2. A method of making a pile fabric which comprises spinning singles yarns from a blend of staple bers including from about 15 to about 30% by weight of heatshrinkable polyvinyl chloride fibers, plying together at least two such singles yarns to form a multi-ply yarn, setting the twist in the multi-ply yarn' while preventing it from shrinking, reversely twisting the multi-ply yarn through the twist zero point, Weaving a pile fabric in operations, in which the multi-ply yarn, while held in straight condition, is utilized to form certain elements of the pile while conventional pile yarn is utilized to form other elements of the pile, and subjecting the fabric to moist heat sutiicient to shrink the heat-shrinkable fibers and to cause pulling down of the pile elements formed of the reversely twisted yarn.

3. A method of making a pile fabric which comprises spinning singles yarns from a blend of staple fibers including from about 15 to about 30% by weight of heatshrinkable synthetic fibers, plying together at least two such singlesyarns to form a multi-ply yarn, winding the multi-ply yarn into packages upon cores, setting the twist in the yarn in the packages, unwinding the yarn from the packages, reversely twisting the multi-ply yarn through the twist zero point, weaving a pile fabric in operations, in which the multi-ply yarn, while held in straight condition, is utilized to form certain elements of the pile while conventional pile yarn is utilized to form other elements of the pile, and subjecting the fabric to moist heat sufficient to shrink the heat-shrinkable fibers and to cause pulling down of the pile elements formed of the reversely twisted yarn.

4. A method of making a pile fabric which comprises spinning singles yarns from a blend of staple fibers including from about 15 to about 30% by weight of heatshrinkable synthetic fibers, plying together at least two such singles yarns to form a multi-ply yarn, setting the twist in the multi-ply yarn while preventing it from shrinking, reversely twisting the multi-ply yarn through the twist zero point, weaving a pile fabric in operations, in which the multi-ply yarn, while held in straight condition, is utilized to form certain elements of the pile while conventional pile yarn is utilized to form other elements of the pile, and conditioning the fabric by steam at a temperature which causes shrinkage of the heatshrinkable fibers and pulling down of the pile elements formed of the reversely twisted yarn.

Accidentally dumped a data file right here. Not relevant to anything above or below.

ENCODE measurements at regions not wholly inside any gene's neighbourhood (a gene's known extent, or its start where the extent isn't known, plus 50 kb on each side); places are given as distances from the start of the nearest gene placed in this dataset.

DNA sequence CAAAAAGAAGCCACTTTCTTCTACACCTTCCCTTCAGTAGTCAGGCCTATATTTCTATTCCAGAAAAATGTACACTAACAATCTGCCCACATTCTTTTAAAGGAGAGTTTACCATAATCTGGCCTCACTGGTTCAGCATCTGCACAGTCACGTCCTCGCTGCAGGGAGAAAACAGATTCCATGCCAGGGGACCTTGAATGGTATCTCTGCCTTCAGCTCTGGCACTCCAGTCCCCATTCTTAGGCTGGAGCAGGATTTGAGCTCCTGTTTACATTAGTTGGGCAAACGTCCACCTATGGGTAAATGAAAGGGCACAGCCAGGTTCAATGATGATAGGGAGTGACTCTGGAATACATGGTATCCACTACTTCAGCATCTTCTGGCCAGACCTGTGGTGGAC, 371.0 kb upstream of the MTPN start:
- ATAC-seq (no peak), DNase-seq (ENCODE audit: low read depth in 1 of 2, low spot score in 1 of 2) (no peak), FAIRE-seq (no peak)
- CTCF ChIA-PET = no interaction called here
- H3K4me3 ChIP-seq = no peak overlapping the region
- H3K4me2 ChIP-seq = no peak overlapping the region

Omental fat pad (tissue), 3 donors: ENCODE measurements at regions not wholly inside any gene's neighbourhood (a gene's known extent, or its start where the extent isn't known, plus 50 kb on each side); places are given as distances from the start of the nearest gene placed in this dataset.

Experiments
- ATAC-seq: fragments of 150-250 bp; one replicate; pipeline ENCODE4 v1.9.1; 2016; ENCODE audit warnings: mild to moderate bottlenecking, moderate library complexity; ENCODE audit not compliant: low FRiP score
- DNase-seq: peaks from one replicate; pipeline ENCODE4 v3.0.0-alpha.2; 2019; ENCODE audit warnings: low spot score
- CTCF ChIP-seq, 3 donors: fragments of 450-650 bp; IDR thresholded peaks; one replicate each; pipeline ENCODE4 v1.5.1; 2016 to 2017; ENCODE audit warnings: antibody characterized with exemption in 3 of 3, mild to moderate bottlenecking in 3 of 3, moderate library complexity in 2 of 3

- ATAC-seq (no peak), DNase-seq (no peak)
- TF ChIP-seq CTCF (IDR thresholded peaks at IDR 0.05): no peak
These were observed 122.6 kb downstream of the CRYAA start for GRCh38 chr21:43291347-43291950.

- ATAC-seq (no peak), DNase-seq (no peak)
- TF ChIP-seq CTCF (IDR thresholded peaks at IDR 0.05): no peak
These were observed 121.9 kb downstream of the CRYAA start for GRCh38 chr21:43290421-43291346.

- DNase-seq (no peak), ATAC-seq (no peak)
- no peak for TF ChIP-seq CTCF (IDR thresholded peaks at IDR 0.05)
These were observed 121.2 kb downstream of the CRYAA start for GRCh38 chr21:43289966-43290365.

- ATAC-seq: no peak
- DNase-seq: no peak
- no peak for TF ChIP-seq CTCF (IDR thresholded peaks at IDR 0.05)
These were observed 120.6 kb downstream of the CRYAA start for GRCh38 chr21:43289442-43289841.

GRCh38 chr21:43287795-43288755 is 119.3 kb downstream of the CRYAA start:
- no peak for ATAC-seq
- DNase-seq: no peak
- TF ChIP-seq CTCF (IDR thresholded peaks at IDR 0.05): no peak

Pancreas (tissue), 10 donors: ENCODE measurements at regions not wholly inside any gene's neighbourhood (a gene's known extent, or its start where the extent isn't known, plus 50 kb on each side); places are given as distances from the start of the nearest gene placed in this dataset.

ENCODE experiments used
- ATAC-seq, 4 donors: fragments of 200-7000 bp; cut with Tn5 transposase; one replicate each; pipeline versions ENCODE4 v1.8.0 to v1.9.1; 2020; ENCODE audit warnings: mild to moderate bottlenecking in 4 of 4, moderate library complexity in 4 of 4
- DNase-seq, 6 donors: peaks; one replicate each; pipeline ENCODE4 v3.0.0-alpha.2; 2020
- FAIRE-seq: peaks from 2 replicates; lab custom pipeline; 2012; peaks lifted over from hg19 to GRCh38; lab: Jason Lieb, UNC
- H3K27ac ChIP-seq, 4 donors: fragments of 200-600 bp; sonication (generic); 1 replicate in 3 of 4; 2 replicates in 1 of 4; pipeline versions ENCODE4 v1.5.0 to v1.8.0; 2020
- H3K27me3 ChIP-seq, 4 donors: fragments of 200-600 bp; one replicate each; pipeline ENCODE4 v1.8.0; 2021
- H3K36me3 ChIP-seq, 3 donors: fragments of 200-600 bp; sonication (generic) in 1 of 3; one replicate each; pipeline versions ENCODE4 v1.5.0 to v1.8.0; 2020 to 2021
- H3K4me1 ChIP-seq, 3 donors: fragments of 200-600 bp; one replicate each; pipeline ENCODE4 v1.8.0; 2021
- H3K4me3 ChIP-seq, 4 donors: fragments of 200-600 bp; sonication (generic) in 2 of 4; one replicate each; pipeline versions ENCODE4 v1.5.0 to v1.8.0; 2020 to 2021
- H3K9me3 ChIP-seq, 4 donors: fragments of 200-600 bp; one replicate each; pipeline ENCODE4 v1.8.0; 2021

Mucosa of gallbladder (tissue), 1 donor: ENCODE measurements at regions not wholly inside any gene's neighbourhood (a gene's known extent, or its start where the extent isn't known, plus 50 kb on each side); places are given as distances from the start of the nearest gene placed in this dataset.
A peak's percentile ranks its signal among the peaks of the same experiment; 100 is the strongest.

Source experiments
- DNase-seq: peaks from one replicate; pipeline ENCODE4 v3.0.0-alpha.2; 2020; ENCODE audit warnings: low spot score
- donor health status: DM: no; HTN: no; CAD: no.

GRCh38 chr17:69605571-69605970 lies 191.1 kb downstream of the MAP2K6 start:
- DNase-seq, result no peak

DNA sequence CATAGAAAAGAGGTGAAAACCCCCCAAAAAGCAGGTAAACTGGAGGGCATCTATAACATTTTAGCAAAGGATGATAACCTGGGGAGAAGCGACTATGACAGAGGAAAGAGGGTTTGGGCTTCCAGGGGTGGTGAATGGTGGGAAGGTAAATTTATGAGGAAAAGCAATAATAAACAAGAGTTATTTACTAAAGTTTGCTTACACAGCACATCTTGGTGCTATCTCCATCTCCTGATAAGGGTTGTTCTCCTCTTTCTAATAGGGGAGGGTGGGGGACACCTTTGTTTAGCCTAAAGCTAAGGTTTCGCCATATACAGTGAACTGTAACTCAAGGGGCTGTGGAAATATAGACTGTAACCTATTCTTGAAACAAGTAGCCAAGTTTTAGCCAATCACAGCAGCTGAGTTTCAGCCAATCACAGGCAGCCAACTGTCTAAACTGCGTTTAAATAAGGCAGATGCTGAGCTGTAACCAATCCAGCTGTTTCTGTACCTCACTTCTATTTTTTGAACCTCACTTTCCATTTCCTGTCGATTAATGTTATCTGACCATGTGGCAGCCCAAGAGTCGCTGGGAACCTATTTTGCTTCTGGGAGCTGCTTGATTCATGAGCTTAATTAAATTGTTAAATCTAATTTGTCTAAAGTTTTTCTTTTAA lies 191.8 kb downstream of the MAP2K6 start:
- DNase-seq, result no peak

5. A method of making a pile fabric, which comprises spinning singles yarns from a blend of staple fibers including, by weight, at least about 35% wool and from about l5% to about 35% of heat-shrinkable synthetic fibers, plying together at least two of said singles yarns to form a multi-ply yarn, setting the twist in the multiply yarn while preventing it from shrinking, reversely twisting the multi-ply yarn through the twist zero point, weaving a pile fabric in operations, in which the multiply yarn, while held in straight condition, is utilized to form certain elements of the pile while conventional pile yarn is utilized to form other elements of the pile, and subjecting the fabric to moist heat sufficient to shrink the heat-shrinkable fibers and to cause pulling down of the pile elements formed of the reversely twisted yarn.